Arab Spring, a Literary Festival in Gaza, and the Role of Media in Revolution

Profile of Boston Palestine Film Festival artist Omar Robert Hamilton, originally published on Open Media Boston, October 24, 2013.Image courtesy BPFF, from Hamilton's film "Though I Know the River is Dry."

by Tate Williams (Staff)

Omar Robert Hamilton’s entry in the Boston Palestine Film Festival is his third fiction short, but he’s made several other films, dozens, in fact.

They’re mostly brief documentaries he filmed and publicized as co-founder of the Egyptian film collective Mosireen, which played a major role in documenting the 2011 revolution and aftermath. Mosireen became the most-watched nonprofit YouTube channel in Egypt, and even worldwide during one month.

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End of An Era for Boston Media as Phoenix Shuts Down

Originally published in Open Media Boston by Tate Williams (Staff), Mar-15-13

BOSTON - When the Boston Phoenix announced it was shutting down Thursday afternoon—after nearly 50 years of often being at the cutting edge of alternative media—the response was a mix of utter shock and resigned acceptance.

After all, while it had been a staple publication for the city for decades, there was general awareness that it was struggling in a world where classified ads are all online, and “alternative media” has fractured and bled into every corner of the Internet.

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Can playlists ever replace mixtapes?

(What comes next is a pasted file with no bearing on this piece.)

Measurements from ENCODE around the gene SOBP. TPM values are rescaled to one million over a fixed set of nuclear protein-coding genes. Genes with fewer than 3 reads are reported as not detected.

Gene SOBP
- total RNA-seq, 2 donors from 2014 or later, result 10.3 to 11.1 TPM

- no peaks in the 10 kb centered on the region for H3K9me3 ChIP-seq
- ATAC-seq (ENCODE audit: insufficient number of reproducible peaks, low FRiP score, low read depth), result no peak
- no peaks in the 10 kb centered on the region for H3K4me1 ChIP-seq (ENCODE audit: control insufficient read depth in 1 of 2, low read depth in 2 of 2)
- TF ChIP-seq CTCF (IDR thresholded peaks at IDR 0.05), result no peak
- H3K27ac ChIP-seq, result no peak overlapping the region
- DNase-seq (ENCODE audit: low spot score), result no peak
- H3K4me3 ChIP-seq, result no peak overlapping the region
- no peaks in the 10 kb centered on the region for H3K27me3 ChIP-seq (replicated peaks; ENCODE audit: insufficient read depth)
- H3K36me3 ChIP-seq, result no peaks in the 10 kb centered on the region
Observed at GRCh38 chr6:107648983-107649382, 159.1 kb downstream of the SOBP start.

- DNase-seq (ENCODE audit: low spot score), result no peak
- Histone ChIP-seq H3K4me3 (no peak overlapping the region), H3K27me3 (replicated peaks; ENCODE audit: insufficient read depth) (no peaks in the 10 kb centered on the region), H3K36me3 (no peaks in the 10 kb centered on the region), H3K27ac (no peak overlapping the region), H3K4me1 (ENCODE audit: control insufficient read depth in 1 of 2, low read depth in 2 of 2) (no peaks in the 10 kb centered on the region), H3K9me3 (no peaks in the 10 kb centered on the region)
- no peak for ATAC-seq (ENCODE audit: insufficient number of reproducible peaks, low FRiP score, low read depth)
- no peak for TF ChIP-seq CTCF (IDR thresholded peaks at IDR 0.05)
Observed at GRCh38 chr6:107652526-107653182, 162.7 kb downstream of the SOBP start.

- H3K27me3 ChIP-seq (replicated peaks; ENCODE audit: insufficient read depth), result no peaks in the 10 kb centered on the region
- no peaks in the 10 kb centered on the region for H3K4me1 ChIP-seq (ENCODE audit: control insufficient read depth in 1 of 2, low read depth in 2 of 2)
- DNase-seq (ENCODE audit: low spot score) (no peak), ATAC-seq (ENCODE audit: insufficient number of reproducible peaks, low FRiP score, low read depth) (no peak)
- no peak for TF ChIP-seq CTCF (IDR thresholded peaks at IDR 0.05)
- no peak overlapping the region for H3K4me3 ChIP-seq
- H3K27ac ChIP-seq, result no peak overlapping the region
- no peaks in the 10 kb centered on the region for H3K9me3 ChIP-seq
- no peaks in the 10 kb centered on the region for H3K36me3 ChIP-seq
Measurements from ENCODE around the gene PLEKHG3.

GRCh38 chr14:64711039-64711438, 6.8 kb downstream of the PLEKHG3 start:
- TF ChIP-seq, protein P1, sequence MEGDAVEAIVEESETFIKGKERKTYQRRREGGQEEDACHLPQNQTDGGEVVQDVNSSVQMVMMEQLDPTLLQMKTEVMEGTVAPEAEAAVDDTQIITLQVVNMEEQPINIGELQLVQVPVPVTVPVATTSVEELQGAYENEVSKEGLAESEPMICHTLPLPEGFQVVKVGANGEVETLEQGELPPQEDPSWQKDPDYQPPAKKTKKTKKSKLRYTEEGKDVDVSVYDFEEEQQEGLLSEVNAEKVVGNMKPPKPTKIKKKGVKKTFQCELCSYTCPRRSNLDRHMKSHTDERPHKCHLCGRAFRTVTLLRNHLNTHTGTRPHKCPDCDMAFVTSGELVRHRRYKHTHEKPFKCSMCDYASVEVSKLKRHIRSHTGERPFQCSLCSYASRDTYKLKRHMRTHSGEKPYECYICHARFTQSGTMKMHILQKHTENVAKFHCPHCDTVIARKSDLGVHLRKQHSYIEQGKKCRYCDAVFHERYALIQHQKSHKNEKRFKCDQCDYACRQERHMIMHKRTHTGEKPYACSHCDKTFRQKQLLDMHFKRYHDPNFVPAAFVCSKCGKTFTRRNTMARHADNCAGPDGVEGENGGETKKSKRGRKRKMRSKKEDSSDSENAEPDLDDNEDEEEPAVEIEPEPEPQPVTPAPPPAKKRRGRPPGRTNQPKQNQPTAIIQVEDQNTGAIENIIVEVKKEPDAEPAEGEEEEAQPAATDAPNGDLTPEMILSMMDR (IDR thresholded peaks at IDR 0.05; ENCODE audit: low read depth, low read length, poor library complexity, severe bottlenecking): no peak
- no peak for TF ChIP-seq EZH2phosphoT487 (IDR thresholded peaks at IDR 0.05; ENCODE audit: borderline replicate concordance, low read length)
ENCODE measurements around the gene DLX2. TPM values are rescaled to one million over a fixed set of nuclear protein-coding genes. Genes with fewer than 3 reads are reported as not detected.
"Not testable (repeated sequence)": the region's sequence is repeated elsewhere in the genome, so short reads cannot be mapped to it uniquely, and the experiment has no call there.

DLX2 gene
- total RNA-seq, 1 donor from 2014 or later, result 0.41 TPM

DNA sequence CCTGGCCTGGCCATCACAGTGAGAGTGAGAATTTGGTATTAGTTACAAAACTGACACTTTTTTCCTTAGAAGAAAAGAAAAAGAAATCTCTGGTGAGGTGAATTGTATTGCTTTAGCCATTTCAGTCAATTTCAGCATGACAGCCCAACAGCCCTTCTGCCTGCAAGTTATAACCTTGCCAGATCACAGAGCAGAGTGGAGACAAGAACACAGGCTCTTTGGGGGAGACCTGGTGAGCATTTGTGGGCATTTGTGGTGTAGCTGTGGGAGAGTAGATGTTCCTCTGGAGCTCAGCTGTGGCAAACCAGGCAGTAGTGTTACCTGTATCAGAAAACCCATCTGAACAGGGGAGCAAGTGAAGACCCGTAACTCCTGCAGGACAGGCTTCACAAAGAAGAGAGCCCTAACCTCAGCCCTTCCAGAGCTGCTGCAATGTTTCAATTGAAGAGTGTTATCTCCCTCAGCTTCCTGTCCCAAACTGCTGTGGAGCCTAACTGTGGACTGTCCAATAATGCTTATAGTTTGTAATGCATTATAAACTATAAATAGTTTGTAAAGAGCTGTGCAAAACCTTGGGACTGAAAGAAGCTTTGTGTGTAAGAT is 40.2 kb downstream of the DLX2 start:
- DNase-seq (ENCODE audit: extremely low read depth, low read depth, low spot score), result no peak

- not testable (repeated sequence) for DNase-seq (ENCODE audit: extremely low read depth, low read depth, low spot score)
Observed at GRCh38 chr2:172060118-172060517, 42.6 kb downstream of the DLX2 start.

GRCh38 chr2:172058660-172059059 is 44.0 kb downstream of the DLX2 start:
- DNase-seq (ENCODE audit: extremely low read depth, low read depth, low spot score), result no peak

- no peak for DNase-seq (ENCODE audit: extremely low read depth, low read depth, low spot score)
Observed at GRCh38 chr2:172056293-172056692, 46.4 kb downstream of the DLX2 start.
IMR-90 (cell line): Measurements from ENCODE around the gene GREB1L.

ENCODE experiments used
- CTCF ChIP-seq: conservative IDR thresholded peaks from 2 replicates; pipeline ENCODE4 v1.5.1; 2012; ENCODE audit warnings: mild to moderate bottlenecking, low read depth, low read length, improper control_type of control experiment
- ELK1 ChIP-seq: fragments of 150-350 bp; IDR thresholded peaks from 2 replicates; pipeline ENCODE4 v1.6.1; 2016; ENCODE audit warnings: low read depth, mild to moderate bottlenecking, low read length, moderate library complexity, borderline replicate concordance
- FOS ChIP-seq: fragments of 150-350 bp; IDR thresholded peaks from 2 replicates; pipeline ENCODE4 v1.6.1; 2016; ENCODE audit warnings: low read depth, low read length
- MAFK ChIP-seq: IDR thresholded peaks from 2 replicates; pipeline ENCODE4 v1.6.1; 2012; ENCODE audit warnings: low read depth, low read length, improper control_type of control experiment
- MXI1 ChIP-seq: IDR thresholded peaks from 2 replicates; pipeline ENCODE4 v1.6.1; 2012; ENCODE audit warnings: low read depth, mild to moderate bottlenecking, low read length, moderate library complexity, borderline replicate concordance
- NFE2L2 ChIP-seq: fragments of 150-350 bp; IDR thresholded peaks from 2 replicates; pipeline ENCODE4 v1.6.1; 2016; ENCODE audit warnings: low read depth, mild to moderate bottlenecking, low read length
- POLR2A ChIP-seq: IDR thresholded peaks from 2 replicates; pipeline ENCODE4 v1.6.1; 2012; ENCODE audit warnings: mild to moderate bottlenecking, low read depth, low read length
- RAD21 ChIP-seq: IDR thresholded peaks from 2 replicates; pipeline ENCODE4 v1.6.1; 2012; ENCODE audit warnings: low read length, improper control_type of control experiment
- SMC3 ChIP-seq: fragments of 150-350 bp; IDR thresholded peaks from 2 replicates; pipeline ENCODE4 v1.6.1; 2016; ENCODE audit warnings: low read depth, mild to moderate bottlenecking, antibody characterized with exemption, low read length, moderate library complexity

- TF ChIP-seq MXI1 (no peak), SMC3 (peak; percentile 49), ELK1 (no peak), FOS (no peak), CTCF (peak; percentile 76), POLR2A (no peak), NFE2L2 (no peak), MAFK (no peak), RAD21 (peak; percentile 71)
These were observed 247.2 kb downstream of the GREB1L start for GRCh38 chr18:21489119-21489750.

From 2001 to 2004, I created one mixtape every two months, compiling the best of the music I had been listening to at the time. The idea, inspired by a Cameron Crowe interview, was to make a diary in music that you can look back on years down the line, and be transported back to the period of your life through the songs you were listening to. And it’s fun listening, and you can share with friends, etc. My rules were pretty basic: I would pull together 10 songs from each month and load them on to one 80 minute CD. I usually started with an audio or comedy clip and bisected the mix with another to mark the start of the second month.

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'99% Invisible' Uncovers the Hidden World of Design

Originally published in the East Bay Express, 2012 Roman Mars' radio show and podcast is changing the way we look at design — and maybe the nature of public radio.

By Tate Williams

When people think of design, they usually conjure images of prominent, beautiful objects, like a sleek modern building or a stylish piece of furniture. But there's another world of design, one we rarely notice, that quietly orchestrates our lives — the paths we walk, our moods, our interactions.

That secret world is the terrain of 99% Invisible, a four-and-a-half-minute-long KALW radio show and podcast that local producer Roman Mars creates at night from his home in the East Bay, and has become something of a national hit. In its sixty-plus episodes, the show has uncovered the hidden world of design, revealing such stories as the murderous history of dentures, the faults and virtues of the cul de sac, and the free-jazz of deteriorating escalators.

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Paying for it

Originally posted on mrchair March 17, 2011.

Within minutes of the email and website announcement of the NYT paywall details, Twitter was all aflutter.

Cory Doctorow made his rote attack against all things not free and open to the public. His basic argument is, this paywall is flawed as a way to keep freeloaders out of their content. It will piss people off, and people will stop linking to the Times because they won't want to, by extension, piss of their readers.

The other general negative sentiment is that the site will hemorrhage traffic, lose ad revenue, etc. This may all be correct, but I'd wager, and the Times is wagering big time, that none of that matters.

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